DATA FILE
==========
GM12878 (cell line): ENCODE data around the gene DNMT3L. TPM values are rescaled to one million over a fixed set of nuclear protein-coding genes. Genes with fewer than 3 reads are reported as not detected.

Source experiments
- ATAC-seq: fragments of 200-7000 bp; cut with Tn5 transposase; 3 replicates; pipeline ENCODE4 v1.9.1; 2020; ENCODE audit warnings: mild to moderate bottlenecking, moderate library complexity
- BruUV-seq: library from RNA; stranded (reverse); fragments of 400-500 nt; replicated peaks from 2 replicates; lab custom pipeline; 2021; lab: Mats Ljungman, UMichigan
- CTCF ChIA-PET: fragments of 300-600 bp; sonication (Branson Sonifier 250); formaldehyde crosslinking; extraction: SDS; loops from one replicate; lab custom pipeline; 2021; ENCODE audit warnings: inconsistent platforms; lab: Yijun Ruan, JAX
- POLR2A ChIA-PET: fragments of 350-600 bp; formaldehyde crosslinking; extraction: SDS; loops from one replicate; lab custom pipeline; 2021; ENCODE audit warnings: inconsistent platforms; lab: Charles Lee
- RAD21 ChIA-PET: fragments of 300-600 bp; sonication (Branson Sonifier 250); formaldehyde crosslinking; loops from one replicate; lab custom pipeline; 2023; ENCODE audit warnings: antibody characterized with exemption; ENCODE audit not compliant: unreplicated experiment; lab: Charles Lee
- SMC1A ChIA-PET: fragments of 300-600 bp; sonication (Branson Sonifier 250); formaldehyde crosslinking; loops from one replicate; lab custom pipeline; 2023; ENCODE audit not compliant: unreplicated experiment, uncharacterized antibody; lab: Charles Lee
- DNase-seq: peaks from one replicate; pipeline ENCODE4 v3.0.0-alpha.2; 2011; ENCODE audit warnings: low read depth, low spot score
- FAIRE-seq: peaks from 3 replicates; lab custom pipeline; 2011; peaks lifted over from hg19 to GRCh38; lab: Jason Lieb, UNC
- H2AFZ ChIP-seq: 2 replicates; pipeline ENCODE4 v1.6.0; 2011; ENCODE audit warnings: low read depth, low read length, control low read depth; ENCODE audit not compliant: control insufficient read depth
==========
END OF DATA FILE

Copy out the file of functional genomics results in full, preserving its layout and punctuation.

GM12878 (cell line): ENCODE data around the gene DNMT3L. TPM values are rescaled to one million over a fixed set of nuclear protein-coding genes. Genes with fewer than 3 reads are reported as not detected.

Source experiments
- ATAC-seq: fragments of 200-7000 bp; cut with Tn5 transposase; 3 replicates; pipeline ENCODE4 v1.9.1; 2020; ENCODE audit warnings: mild to moderate bottlenecking, moderate library complexity
- BruUV-seq: library from RNA; stranded (reverse); fragments of 400-500 nt; replicated peaks from 2 replicates; lab custom pipeline; 2021; lab: Mats Ljungman, UMichigan
- CTCF ChIA-PET: fragments of 300-600 bp; sonication (Branson Sonifier 250); formaldehyde crosslinking; extraction: SDS; loops from one replicate; lab custom pipeline; 2021; ENCODE audit warnings: inconsistent platforms; lab: Yijun Ruan, JAX
- POLR2A ChIA-PET: fragments of 350-600 bp; formaldehyde crosslinking; extraction: SDS; loops from one replicate; lab custom pipeline; 2021; ENCODE audit warnings: inconsistent platforms; lab: Charles Lee
- RAD21 ChIA-PET: fragments of 300-600 bp; sonication (Branson Sonifier 250); formaldehyde crosslinking; loops from one replicate; lab custom pipeline; 2023; ENCODE audit warnings: antibody characterized with exemption; ENCODE audit not compliant: unreplicated experiment; lab: Charles Lee
- SMC1A ChIA-PET: fragments of 300-600 bp; sonication (Branson Sonifier 250); formaldehyde crosslinking; loops from one replicate; lab custom pipeline; 2023; ENCODE audit not compliant: unreplicated experiment, uncharacterized antibody; lab: Charles Lee
- DNase-seq: peaks from one replicate; pipeline ENCODE4 v3.0.0-alpha.2; 2011; ENCODE audit warnings: low read depth, low spot score
- FAIRE-seq: peaks from 3 replicates; lab custom pipeline; 2011; peaks lifted over from hg19 to GRCh38; lab: Jason Lieb, UNC
- H2AFZ ChIP-seq: 2 replicates; pipeline ENCODE4 v1.6.0; 2011; ENCODE audit warnings: low read depth, low read length, control low read depth; ENCODE audit not compliant: control insufficient read depth